Detailing the process for Befores & Afters, VFX supervisor Jim Parsons said, “We even went so far as talking to a former Navy officer… obviously without breaking any official secrets! The next challenge was to submerge HMS Vigil into the ‘digital North Sea’, developing each shot to make the submarine look like more than a long object in a dark ocean. We created a thickness to the water that allowed pools of light through it, creating a sinister and ominous mood, with every shot of the submarine adding to the atmosphere of the show’s mystery.”
Some important scenes feature a fishing trawler that, due to the complexity of the sequences, called for it to be shot in many different locations, including in a bay and in a stationary dock.
“A lot of our work involved removing external scenery, creating the illusion that it was nowhere near land,” Parson explained. “Some underwater scenes with actors were also filmed at the Pinewood Studios water tank, which involved having to remove the external scenery in the edit and create VFX surroundings of a lake in the Scottish Highlands.”
Also taking a remote look at the production was Glasgow-based post-production facility Blazing Griffin Post. Describing the finishing process on Vigil on the Sohonet blog, Niran Sahota said that the production might have been sunk without the use of remote review and collaboration tool Sohonet ClearView Flex.
The first block of three episodes were graded by colorist Colin Brown with Gray in attendance at Blazing Griffin, but when the COVID surge towards the end of 2020 in Scotland forced more local lockdowns and restricted travel, the post process turned to the live streaming solution.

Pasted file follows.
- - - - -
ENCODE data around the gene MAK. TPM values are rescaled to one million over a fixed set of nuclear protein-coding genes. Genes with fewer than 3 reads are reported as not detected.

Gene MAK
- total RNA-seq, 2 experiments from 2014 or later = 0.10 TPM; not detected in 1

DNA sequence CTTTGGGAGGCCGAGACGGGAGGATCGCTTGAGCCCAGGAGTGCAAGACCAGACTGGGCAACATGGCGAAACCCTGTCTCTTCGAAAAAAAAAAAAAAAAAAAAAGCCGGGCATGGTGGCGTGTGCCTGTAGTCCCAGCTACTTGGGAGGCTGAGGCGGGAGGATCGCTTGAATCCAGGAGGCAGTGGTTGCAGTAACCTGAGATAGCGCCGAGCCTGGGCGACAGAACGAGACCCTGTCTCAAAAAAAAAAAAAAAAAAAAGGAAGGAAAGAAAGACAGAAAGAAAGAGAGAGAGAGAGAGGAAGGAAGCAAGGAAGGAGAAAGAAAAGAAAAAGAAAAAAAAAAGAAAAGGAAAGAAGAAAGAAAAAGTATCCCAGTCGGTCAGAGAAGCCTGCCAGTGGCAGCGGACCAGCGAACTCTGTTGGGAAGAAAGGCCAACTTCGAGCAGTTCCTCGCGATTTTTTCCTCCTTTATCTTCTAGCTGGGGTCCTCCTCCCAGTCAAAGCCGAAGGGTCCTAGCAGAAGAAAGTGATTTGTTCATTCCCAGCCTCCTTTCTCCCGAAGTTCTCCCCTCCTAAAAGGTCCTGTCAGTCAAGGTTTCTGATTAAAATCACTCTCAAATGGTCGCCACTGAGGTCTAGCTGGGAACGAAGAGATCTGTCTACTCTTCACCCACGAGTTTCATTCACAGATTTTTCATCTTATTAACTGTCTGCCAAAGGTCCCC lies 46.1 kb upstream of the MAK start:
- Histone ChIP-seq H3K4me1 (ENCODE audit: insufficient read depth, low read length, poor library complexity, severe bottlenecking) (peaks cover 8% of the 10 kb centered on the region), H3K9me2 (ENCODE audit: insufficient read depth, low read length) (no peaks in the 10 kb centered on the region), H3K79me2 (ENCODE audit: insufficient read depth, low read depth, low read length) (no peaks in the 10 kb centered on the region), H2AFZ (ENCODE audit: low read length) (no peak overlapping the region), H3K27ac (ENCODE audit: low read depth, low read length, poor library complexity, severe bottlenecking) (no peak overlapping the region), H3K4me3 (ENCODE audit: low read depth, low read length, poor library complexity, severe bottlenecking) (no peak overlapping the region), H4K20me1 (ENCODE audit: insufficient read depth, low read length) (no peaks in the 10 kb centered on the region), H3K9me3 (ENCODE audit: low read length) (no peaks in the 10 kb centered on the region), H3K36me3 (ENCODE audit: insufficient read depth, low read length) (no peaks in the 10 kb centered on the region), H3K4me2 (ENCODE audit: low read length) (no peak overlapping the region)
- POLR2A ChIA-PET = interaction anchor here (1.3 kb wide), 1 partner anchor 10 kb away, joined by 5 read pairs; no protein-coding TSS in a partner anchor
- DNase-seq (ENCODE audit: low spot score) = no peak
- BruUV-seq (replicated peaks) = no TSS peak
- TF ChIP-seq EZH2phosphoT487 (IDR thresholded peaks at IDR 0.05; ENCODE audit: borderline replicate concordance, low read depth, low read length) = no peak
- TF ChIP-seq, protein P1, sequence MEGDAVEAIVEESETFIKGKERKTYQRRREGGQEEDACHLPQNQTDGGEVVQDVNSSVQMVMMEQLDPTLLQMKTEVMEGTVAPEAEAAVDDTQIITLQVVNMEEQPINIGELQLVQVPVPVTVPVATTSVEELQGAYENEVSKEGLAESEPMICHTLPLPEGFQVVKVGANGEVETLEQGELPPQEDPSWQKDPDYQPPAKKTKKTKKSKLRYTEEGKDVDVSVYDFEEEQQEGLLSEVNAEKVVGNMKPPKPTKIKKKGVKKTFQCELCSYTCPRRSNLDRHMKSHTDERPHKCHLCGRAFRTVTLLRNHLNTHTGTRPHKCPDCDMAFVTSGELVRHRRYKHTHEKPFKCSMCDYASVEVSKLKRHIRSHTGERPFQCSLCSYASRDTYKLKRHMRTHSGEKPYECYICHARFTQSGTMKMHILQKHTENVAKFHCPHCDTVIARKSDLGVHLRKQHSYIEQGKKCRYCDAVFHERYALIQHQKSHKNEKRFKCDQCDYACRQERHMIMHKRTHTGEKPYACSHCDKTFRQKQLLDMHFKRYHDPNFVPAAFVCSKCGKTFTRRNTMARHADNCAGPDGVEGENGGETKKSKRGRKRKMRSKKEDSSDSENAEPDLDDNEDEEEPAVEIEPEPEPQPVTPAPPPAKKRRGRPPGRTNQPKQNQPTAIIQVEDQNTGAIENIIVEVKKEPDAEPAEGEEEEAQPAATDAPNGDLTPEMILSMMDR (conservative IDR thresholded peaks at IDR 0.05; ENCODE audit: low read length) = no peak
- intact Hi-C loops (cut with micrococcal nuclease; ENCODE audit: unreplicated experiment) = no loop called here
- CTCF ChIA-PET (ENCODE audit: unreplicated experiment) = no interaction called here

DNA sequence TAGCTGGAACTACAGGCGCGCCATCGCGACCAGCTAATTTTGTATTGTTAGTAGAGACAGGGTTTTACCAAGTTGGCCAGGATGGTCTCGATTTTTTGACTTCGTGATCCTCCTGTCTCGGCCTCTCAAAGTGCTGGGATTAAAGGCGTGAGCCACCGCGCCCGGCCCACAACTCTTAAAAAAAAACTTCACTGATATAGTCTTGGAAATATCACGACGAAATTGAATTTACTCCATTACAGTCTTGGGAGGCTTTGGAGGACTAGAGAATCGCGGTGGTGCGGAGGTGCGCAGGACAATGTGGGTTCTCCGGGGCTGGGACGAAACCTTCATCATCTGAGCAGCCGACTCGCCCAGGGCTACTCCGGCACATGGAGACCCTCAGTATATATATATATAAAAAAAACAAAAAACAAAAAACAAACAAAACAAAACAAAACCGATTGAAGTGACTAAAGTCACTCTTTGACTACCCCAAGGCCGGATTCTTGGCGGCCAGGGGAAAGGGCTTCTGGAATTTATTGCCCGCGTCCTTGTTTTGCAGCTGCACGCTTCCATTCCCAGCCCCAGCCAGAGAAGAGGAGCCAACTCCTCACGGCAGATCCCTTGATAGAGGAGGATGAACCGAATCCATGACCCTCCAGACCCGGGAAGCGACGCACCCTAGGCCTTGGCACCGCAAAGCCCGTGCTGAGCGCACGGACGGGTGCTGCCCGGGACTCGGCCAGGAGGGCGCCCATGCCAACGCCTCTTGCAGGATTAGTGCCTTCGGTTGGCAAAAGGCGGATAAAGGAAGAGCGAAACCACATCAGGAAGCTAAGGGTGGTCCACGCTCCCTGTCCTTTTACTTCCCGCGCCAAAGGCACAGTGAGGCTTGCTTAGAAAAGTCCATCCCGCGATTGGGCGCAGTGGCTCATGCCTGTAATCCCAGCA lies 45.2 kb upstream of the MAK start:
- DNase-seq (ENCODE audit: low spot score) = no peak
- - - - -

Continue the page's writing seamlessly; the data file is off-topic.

Brown, who worked on developing the show LUTs with Gray, was initially skeptical about remote finishing: “Grading is collaborative and trying to pitch a look that satisfies the DP, director, producers and executives can be tricky enough at times in the suite let alone doing so remotely — but the pandemic forced our hand,” he said. “Matt and I had great grading sessions in my suite in Glasgow, but we didn’t have any final VFX at that time. Episode 1 had a lot of important VFX sequences which we had to get right.”
All the key decision makers were brought together over Sohonet ClearView Flex to offer real-time input to refine the grade, which Brown carried out in DaVinci Resolve.
For the second block of episodes, directed by Isabelle Sieb and lensed by DP Ruairí O’Brien, Brown sent out iPads specially calibrated at Blazing Griffin to enhance the review process.
“As long as Isabelle and Ruairí were in a dark enough room, the results would match my suite when streamed on ClearView Flex,” recalled Brown. “I have an iPad in my suite too, so I was confident that the output matched my Grade 1 monitor. We worked our way through the grade, chatting on Zoom, as if sitting in the suite. There really was no difference with it being remote and it felt just like a typical grading session.”
Director Strong described the opening 20 minutes of the series as the most audacious, complex and exciting footage he has ever shot.
“We had to film the sinking of a boat in the middle of the North Sea and then helicopter our hero onto a moving submarine 200 miles off the Scottish coast,” he said to the BBC. “It took months and months of planning, breaking it down shot by shot and deciding how to do each frame, utilizing all the different cinematic tools, kit and techniques available. It was a monumental effort from all the departments involved and I’m truly thrilled with the end results.”